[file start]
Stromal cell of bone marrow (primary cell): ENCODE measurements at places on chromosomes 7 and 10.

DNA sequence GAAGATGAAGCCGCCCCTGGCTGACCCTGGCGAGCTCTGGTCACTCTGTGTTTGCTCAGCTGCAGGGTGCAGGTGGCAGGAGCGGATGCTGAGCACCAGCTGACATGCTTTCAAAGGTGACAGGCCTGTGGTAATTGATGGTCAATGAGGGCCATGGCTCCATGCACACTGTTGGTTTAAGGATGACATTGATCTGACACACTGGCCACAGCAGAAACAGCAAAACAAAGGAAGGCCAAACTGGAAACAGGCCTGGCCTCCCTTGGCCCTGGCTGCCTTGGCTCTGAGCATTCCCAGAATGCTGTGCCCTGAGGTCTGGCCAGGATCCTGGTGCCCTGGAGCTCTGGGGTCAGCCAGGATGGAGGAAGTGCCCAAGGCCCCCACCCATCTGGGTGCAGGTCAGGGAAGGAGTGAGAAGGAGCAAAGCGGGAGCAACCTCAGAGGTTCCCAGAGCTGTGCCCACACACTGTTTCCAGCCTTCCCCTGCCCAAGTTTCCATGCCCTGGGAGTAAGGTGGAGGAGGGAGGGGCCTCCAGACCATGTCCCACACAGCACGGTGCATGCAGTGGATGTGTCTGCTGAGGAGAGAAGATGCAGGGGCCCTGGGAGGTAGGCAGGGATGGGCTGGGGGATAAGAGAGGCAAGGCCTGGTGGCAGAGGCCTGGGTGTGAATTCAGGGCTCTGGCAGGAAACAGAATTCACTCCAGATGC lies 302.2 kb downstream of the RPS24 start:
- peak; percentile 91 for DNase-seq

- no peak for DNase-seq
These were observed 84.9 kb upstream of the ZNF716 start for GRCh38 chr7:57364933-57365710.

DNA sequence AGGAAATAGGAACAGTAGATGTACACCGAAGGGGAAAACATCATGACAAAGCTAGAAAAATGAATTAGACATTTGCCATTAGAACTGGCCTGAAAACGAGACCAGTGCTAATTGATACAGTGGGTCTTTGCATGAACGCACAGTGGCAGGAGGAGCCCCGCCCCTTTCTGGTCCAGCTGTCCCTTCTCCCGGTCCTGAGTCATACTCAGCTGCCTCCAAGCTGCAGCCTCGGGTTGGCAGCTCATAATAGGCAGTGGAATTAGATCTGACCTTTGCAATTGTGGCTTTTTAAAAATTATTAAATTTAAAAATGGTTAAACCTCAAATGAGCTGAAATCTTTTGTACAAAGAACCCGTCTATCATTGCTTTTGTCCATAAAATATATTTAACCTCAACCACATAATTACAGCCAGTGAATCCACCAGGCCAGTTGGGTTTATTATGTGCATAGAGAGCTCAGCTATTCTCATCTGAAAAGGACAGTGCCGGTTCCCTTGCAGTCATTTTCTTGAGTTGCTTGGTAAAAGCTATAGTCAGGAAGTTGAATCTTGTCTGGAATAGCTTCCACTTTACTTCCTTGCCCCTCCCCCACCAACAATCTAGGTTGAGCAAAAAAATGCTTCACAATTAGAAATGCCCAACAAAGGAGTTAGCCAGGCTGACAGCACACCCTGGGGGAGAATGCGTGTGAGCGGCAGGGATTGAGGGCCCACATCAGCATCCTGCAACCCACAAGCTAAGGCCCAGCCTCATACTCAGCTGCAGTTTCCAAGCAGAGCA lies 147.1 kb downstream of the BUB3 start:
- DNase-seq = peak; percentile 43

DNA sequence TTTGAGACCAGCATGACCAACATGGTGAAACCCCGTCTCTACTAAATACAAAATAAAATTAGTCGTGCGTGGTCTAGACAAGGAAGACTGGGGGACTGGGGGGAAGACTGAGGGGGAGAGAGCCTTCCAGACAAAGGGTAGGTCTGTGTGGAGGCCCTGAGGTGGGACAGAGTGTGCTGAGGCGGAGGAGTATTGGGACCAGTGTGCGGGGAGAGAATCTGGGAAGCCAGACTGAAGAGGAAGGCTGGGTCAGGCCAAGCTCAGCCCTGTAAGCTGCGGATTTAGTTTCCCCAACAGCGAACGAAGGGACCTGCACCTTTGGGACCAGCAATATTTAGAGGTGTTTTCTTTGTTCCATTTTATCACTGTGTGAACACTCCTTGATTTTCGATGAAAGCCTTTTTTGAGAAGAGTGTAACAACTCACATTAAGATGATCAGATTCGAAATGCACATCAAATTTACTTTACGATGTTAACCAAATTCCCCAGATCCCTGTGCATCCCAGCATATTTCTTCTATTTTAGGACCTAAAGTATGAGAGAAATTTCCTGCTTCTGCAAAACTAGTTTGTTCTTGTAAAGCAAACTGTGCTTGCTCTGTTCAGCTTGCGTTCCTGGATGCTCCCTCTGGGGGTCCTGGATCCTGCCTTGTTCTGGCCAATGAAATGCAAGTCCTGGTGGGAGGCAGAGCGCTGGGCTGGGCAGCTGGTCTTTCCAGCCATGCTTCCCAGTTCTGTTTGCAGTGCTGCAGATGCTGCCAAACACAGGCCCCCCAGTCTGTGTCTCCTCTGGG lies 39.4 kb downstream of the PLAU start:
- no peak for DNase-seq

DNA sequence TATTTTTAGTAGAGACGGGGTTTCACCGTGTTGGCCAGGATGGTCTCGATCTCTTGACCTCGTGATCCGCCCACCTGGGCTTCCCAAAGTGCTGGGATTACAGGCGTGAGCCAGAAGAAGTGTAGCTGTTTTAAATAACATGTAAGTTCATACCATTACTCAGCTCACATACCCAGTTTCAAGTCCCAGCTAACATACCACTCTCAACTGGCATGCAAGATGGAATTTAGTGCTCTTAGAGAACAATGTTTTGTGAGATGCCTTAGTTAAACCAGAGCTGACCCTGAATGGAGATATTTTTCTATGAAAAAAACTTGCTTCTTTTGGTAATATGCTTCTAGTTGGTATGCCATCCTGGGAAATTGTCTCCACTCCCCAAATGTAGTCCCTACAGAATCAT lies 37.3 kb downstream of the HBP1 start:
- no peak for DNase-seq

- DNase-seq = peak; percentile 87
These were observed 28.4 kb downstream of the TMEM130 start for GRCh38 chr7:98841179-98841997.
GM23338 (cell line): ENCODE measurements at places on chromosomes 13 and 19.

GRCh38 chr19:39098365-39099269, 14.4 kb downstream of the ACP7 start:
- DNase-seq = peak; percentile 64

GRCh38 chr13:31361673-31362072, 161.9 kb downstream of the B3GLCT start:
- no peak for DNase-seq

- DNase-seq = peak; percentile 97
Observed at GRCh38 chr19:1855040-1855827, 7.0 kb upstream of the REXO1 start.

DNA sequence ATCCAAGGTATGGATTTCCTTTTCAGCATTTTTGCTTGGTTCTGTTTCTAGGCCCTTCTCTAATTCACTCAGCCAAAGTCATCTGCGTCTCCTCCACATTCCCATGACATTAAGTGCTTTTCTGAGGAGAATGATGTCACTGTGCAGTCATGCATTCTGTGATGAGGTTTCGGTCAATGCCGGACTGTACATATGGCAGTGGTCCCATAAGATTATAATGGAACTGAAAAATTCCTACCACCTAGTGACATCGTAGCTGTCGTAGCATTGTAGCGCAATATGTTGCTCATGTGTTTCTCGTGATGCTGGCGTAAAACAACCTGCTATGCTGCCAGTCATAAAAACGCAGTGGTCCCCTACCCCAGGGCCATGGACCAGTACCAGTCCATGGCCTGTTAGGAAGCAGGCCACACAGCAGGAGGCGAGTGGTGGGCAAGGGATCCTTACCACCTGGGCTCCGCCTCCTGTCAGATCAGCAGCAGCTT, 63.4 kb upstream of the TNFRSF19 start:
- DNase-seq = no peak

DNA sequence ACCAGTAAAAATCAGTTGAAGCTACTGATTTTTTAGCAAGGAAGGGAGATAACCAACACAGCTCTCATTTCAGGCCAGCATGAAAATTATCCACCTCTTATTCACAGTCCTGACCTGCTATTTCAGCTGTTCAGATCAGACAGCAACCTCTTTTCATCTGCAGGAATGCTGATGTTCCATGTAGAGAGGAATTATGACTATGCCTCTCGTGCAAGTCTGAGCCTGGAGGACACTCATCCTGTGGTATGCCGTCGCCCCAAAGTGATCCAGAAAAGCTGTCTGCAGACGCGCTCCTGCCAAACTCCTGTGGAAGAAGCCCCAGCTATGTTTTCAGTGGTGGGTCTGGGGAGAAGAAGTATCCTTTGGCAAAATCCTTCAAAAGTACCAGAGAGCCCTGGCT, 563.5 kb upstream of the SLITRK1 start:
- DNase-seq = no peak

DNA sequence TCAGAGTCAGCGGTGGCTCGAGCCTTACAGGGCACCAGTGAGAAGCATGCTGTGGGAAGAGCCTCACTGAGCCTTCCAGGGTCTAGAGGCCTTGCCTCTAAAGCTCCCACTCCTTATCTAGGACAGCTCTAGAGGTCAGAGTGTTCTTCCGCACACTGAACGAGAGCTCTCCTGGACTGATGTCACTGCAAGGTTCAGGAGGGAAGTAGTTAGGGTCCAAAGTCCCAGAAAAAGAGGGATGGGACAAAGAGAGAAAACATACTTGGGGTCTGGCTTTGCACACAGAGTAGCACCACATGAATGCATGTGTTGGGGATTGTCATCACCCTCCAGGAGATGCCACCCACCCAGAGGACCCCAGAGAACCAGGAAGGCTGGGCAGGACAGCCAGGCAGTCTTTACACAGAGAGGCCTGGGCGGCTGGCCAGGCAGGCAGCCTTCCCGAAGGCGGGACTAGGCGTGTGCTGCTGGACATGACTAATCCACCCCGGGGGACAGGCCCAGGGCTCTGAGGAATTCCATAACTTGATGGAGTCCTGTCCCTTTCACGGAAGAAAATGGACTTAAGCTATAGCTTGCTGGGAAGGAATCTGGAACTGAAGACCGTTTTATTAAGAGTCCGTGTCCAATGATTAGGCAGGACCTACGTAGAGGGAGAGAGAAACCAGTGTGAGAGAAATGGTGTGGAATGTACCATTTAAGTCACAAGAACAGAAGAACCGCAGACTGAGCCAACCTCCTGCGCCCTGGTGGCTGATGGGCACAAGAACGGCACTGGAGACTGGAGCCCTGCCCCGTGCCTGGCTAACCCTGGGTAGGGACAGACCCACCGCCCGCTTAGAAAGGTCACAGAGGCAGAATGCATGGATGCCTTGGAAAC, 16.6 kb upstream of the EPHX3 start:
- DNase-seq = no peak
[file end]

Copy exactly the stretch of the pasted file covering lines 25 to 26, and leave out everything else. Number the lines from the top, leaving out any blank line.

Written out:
DNA sequence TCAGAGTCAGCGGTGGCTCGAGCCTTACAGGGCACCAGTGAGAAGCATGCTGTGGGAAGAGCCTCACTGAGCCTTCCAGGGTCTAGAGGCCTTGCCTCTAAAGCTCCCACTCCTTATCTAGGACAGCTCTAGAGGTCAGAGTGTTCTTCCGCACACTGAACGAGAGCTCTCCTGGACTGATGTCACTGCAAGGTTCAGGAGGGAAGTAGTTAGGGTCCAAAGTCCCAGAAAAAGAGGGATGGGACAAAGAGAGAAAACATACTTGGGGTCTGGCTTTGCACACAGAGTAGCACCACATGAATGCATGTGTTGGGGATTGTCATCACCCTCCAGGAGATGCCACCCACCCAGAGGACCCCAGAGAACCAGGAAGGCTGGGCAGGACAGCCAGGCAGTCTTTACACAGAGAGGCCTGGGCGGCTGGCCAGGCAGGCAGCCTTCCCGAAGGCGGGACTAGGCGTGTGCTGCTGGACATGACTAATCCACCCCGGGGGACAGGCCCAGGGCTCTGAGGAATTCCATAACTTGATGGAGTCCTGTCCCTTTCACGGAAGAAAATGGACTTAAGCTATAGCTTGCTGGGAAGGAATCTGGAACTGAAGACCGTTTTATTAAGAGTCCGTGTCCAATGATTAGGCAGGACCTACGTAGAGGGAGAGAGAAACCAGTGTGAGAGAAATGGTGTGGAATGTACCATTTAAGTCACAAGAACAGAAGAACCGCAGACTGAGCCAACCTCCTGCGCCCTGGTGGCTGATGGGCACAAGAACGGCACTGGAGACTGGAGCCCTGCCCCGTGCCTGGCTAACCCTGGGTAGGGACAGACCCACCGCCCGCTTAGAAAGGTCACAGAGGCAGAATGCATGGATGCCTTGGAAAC, 16.6 kb upstream of the EPHX3 start:
- DNase-seq = no peak